US 3571918 A
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United States atent  Inventor Rolf R. Haberecht Richardson, Tex.  Appl. No. 814,471  Filed Mar. 28, 1969 Division 01' Ser. No. 552,143, June 23, 1966, Pat. No. 3,458,368.  Patented Mar. 23, 1971  Assignee Texas Instruments incorporated Dallas, Tex.
 INTEGRATED CIRCUITS AND FABRICATION THEREOF 7 Claims, 9 Drawing Figs.
 US. Cl 29/577, 317/235  Int. Cl BOlj 17/00, H011 1/16  Field of Search 29/577, 577(IC), 576(8); l48/(Bomb)  References Cited UNITEDSTATES PATENTS 3,146,335 8/1964 Samuelson 29/576UX 3,312,871 il/1261 Seki et al. 29/577UX 3,354,360 11/1967 Campagna et a1. 29/577UX Primary ExaminerJohn F. Campbell Assistant Examiner-W. Tupman Attorneys-Samuel M. Mims. Jr., Andrew M. Hassell, James 0. Dixon, Harold Levine, John E. Vandigriff, ReneE. Grossman and John M. Harrison ABSTRACT: This specification discloses a method of forming an integrated circuit characterized by:
1. Forming on a given substrate, respectively and without the usual complex, multihandling operations; a. a first block of semiconductor material, b. a second block of a reducible dielectric material, c. a third block of fem'te, and d. an insulating film covering the substrate intermediate the first, s econd and third blocks;
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- lIJIlII-llll III I|l1 If v INVENTOR Rolf R. Haberec/r/ ATTORNEY PATENTEDnmamn 31571918 SHEET 3 OF 4 2? ELECTRON BEAM SECOND'AR'Y PHOTONS ELECTRONS BACKSCATTERED ELECTRONS\ S PATENTED mzalsn SHEET 4 OF 4 llhlTEGIriATED Clif lfIiJll'fS AND FABRKQATION THEREGIF This application is a division of copending application Ser. No. 552,143 tiled May 23, 1966 now US. Pat. No. 3,458,368.
This invention relates to a method for fabricating electronic components, and more particularly to a technique for fabricating an integrated circuit utilizing a concentrated energy source for its fabrication.
The substantial growth and interest in microminiaturization in the electronics field has been reflected in the rapid development of integrated circuitry whereby hundreds of active and/or passive components have been formed in or on a single substrate. Fabrication of these integrated circuits presently involve a series of process steps including epitaxial depositions and/or diffusion operations to form each of the components, and a series of metallization operations to interconnect the various components to provide the desired circuit network on the semiconductor slice. Present day techniques for accomplishing these steps, however, utilize a series of oxide formations coupled with a series of photographic masking and etching operations to selectively remove the oxide where it is not desired, the remaining oxide sewing as a diffusion mask, passivating layer, or insulating coating for the metallizations as the case may be.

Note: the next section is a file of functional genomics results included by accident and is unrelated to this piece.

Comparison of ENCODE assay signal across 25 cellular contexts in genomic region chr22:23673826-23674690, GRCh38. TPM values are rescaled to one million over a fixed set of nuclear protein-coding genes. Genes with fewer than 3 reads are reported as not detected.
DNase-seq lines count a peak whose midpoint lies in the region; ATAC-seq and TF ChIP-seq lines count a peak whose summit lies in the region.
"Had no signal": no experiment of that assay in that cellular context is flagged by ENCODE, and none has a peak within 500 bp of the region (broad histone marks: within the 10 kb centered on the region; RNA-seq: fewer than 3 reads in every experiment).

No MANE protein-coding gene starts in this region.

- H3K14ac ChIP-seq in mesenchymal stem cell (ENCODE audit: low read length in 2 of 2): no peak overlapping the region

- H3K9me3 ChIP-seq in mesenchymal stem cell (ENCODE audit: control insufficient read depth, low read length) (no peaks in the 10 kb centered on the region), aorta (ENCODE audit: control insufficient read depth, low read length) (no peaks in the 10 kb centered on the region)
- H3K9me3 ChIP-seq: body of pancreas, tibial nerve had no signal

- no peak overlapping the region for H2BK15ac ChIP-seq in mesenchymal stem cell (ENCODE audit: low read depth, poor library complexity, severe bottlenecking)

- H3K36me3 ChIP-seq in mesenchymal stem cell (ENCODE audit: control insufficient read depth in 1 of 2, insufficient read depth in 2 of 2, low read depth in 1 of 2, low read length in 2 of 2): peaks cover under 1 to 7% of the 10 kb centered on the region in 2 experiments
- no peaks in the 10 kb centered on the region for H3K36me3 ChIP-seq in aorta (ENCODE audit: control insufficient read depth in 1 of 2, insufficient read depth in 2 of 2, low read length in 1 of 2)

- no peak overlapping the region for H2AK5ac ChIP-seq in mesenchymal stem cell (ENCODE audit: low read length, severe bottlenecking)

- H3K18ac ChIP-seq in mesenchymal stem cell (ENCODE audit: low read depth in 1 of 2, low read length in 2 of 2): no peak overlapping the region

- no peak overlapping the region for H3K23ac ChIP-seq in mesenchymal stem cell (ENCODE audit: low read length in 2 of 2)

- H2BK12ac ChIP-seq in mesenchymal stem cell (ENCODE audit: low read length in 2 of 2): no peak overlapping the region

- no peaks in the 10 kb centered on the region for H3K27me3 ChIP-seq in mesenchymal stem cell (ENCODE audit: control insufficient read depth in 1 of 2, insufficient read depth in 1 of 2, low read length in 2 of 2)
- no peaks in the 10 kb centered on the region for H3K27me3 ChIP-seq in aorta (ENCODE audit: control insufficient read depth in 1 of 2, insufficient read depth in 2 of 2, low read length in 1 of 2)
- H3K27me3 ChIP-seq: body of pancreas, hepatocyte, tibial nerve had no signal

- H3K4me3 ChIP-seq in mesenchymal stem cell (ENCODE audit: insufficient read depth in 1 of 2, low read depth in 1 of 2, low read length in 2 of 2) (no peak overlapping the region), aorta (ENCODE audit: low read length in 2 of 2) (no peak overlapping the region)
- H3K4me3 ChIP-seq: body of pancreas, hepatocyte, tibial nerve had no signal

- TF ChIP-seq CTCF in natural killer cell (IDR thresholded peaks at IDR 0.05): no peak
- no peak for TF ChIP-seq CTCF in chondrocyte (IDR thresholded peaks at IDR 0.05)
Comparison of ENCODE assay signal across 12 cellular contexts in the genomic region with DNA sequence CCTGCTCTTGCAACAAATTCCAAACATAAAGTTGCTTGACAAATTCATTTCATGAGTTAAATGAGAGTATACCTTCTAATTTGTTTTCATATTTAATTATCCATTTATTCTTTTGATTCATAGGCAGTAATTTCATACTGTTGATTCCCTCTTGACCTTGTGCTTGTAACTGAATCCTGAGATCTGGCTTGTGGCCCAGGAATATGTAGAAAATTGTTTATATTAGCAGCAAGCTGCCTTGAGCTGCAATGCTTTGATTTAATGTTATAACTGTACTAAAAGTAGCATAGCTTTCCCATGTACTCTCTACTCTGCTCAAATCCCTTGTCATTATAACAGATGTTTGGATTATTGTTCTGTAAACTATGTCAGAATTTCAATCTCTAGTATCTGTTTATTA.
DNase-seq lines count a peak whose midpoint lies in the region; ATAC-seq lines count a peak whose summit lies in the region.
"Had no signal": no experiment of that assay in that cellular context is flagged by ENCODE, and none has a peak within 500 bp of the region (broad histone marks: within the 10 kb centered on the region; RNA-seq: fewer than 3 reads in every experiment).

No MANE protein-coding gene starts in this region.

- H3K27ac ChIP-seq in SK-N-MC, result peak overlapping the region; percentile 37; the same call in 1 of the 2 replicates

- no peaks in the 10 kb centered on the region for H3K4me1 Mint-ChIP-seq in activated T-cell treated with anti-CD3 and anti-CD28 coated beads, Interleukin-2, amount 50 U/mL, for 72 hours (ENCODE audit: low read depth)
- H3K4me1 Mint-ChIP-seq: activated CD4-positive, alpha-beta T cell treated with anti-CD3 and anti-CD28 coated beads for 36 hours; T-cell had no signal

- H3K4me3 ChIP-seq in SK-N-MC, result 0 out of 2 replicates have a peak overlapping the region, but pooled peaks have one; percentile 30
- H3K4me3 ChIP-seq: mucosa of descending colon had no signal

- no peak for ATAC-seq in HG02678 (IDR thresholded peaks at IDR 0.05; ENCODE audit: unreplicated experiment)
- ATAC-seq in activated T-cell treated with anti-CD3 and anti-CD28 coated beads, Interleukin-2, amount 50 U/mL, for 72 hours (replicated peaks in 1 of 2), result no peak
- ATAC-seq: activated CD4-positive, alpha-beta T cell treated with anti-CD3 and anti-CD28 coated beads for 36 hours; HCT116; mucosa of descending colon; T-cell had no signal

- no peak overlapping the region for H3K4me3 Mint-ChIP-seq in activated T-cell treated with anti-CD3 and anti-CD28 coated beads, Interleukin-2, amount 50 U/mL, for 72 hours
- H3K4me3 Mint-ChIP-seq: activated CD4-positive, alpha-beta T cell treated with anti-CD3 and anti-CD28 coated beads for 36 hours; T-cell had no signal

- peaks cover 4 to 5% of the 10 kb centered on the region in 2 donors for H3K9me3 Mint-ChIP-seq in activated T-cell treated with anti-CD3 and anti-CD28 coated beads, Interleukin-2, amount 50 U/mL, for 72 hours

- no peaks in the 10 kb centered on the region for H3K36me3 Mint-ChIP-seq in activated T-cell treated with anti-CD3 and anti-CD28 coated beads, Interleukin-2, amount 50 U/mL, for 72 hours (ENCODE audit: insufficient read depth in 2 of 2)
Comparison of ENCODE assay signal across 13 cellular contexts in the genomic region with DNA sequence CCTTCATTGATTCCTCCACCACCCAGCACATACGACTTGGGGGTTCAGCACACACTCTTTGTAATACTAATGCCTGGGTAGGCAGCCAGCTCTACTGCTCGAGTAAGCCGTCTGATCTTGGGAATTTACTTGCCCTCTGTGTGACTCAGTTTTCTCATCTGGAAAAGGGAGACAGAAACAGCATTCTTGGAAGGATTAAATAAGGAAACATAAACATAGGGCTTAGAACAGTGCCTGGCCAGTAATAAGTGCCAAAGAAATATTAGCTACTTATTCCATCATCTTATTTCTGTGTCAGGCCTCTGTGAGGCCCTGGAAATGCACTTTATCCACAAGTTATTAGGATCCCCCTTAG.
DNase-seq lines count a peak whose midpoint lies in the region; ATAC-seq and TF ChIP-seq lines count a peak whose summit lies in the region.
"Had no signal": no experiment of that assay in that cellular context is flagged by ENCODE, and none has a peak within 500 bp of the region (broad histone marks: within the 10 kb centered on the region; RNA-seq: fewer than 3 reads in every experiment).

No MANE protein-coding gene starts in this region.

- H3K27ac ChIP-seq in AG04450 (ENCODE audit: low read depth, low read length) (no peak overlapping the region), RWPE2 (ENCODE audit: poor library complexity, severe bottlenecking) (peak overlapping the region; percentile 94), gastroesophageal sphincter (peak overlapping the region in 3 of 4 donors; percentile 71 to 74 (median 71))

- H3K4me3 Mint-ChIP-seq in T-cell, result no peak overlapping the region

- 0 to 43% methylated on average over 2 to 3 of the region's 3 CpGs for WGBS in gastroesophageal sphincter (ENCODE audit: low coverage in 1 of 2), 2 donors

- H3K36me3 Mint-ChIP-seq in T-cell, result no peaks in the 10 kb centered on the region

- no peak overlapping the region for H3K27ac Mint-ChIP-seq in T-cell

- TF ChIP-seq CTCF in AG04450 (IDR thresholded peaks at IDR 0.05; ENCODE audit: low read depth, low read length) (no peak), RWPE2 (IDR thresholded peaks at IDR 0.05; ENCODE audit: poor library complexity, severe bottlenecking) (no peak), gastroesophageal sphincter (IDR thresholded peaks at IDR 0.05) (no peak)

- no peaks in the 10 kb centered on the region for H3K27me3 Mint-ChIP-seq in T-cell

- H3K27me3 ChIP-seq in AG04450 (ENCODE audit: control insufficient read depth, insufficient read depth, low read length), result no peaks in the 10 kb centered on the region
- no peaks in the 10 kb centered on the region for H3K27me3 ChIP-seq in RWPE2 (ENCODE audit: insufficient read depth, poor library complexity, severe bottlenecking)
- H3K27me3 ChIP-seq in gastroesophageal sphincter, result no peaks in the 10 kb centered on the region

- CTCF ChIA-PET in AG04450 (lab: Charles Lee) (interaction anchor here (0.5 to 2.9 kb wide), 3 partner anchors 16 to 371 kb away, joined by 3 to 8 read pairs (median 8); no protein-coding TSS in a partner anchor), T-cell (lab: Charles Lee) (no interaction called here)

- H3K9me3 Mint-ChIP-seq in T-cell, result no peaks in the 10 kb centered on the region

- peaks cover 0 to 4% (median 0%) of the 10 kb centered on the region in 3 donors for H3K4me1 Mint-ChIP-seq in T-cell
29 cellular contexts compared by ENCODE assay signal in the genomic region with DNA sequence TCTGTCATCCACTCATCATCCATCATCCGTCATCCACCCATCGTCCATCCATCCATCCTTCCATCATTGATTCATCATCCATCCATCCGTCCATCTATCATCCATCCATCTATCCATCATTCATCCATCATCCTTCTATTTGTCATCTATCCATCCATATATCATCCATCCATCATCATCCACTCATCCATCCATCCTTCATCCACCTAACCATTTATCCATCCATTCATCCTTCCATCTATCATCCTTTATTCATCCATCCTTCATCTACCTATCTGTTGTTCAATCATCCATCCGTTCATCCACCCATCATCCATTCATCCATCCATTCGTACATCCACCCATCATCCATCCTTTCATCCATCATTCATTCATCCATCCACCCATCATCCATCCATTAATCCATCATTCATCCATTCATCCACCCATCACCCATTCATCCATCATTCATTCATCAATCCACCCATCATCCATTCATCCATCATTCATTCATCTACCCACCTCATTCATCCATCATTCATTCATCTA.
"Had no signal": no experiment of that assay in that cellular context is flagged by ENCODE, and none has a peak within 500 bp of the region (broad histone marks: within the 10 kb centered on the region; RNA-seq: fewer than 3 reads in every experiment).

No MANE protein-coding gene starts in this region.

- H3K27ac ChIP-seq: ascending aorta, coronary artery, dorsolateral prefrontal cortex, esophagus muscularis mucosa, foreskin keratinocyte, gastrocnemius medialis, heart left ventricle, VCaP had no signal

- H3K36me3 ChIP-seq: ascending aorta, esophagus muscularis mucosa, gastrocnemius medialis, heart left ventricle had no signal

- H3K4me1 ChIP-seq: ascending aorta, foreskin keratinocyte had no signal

The difiiculty with the present day approach is the lack of high resolution obtainable with the photographic techniques to obtain extremely small dimension components, as well as the high cost of processing associated with the plurality of oxide formations and selective removals and the continual transferring of the semiconductor slice from one location to another to perform the various process steps.
It is therefore an object of the present invention to fabricate an integrated circuit by a process. which eliminates substantially all photographic marking and etching operations in its fabrication, which allows the formation of circuit components having smaller dimensions than heretofore obtainable, and which allows the complete fabrication of an integrated circuit in or on a semiconductor slice without transferring the semiconductor slice from one location to another.
in accordance with these and other objects, features and advantages thereof, the present invention involves the fabrication of an integrated circuit on or in a semiconductor substrate, including the steps of:
l. selectively forming various layers or blocks of thin and thick films of monocrystalline and/or polycrystalline material adjacent one another, these layers or blocks having various geometrical configurations;
2. forming electronic components by selective diffusions into these layers or blocks; and
3. selectively altering the resistivities of these layers or blocks to provide interconnections between the electronic components to form the desired network configuration.